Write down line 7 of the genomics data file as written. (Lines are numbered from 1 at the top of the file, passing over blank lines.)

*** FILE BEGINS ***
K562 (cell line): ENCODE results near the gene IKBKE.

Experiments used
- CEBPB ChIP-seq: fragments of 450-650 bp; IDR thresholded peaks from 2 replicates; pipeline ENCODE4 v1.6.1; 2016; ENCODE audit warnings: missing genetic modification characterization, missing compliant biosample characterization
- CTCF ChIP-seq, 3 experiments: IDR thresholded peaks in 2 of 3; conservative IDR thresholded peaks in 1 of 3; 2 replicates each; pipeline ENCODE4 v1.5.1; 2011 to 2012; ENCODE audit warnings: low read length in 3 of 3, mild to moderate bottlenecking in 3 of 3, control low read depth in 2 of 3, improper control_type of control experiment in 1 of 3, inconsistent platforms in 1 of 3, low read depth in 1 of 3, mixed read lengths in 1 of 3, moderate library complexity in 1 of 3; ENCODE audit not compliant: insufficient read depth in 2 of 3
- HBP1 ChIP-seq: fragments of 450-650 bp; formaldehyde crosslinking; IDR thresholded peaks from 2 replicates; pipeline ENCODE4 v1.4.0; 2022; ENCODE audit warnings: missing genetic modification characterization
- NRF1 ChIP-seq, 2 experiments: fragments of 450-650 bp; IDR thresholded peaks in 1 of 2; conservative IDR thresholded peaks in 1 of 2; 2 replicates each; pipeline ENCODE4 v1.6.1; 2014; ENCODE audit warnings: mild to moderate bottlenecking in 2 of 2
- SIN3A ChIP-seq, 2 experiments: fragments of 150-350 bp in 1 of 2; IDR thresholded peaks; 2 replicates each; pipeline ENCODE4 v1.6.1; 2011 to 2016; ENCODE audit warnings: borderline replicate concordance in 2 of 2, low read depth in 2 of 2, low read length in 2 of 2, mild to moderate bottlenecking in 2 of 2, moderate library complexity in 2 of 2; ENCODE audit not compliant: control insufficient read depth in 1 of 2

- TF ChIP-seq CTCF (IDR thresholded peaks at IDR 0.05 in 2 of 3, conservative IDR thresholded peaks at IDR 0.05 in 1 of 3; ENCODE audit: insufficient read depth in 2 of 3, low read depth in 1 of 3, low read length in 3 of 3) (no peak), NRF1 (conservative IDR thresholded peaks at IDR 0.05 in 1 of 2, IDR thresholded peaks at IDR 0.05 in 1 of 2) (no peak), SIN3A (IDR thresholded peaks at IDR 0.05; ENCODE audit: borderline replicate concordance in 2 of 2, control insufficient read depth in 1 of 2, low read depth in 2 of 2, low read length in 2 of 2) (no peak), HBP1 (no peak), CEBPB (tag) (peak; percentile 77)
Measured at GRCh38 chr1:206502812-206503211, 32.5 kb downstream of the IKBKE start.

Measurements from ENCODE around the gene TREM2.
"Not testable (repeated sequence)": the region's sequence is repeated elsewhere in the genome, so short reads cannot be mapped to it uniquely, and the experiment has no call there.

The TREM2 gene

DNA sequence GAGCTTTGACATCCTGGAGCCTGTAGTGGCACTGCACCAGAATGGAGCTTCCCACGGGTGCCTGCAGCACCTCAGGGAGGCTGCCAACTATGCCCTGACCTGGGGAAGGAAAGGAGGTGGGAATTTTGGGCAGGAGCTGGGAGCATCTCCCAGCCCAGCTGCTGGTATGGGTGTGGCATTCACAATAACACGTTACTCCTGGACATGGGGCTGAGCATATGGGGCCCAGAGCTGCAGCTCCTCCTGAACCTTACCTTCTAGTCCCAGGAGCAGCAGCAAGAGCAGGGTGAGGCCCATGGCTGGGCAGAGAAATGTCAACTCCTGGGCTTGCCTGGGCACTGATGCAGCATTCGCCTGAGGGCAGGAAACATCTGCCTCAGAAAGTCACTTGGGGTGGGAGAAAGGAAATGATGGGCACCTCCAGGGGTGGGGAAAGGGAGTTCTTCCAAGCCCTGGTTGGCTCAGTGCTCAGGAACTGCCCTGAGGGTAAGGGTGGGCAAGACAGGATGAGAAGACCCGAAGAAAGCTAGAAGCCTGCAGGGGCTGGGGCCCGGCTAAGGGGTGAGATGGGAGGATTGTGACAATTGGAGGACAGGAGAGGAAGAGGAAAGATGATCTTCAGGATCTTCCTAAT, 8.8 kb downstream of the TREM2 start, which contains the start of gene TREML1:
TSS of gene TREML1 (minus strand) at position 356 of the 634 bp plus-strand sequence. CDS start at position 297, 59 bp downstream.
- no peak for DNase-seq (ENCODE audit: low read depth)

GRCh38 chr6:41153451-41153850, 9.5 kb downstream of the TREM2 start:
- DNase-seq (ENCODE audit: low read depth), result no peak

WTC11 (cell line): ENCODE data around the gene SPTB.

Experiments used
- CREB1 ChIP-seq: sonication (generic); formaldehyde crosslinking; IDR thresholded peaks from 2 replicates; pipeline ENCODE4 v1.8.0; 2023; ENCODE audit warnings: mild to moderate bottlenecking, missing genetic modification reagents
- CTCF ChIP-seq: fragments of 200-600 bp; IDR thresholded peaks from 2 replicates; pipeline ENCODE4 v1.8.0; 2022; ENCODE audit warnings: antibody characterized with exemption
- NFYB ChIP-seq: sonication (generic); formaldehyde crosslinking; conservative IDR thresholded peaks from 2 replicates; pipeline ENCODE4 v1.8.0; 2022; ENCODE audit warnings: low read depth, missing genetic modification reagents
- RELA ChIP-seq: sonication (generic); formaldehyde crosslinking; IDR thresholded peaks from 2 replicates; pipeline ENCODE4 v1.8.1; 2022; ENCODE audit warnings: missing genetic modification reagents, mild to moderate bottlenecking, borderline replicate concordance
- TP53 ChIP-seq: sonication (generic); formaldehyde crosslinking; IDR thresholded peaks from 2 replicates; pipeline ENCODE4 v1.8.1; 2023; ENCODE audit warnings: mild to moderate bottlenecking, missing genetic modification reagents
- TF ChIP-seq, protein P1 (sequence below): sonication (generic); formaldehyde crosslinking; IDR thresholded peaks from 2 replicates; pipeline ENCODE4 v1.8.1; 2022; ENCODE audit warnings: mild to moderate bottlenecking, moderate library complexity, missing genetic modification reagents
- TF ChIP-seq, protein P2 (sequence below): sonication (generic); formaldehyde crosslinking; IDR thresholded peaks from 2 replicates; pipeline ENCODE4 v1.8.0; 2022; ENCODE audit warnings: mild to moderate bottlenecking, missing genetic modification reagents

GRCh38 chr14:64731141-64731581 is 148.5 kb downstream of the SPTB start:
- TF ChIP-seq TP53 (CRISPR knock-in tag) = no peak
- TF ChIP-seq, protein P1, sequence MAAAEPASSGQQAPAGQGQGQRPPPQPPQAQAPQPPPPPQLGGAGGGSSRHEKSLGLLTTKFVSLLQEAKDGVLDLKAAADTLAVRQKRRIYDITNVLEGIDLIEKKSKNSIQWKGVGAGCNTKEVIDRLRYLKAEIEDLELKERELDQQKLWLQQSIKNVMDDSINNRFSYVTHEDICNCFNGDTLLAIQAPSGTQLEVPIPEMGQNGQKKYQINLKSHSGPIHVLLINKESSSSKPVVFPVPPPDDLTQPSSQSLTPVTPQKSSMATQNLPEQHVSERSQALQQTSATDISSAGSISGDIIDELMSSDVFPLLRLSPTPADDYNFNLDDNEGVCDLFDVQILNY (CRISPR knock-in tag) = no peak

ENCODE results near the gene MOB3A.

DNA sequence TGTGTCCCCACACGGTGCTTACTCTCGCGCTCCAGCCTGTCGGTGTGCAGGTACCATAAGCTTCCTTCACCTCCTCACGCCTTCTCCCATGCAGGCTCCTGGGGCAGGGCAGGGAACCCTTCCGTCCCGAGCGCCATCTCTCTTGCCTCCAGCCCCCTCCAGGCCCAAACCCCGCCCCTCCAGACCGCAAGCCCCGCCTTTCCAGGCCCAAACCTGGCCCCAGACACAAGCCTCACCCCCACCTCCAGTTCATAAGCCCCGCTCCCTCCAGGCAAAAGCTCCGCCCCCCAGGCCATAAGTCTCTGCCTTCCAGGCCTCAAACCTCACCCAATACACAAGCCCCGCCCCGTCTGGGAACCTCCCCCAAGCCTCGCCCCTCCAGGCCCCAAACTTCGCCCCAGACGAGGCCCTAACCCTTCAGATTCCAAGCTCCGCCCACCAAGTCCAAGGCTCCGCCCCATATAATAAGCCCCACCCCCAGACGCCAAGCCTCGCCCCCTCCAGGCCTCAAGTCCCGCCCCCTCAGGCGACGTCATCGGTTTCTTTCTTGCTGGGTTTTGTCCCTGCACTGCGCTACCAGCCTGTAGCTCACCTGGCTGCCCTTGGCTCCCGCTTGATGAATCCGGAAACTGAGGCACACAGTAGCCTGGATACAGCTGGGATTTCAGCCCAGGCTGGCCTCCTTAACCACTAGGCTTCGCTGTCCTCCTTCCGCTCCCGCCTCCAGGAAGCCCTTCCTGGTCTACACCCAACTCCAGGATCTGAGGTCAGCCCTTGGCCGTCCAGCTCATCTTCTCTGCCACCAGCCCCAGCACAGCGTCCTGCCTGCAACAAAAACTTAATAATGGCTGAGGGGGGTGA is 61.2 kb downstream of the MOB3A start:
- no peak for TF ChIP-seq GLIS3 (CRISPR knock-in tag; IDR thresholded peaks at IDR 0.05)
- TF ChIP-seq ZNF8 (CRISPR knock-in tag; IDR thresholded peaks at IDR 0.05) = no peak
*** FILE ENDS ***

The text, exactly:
- SIN3A ChIP-seq, 2 experiments: fragments of 150-350 bp in 1 of 2; IDR thresholded peaks; 2 replicates each; pipeline ENCODE4 v1.6.1; 2011 to 2016; ENCODE audit warnings: borderline replicate concordance in 2 of 2, low read depth in 2 of 2, low read length in 2 of 2, mild to moderate bottlenecking in 2 of 2, moderate library complexity in 2 of 2; ENCODE audit not compliant: control insufficient read depth in 1 of 2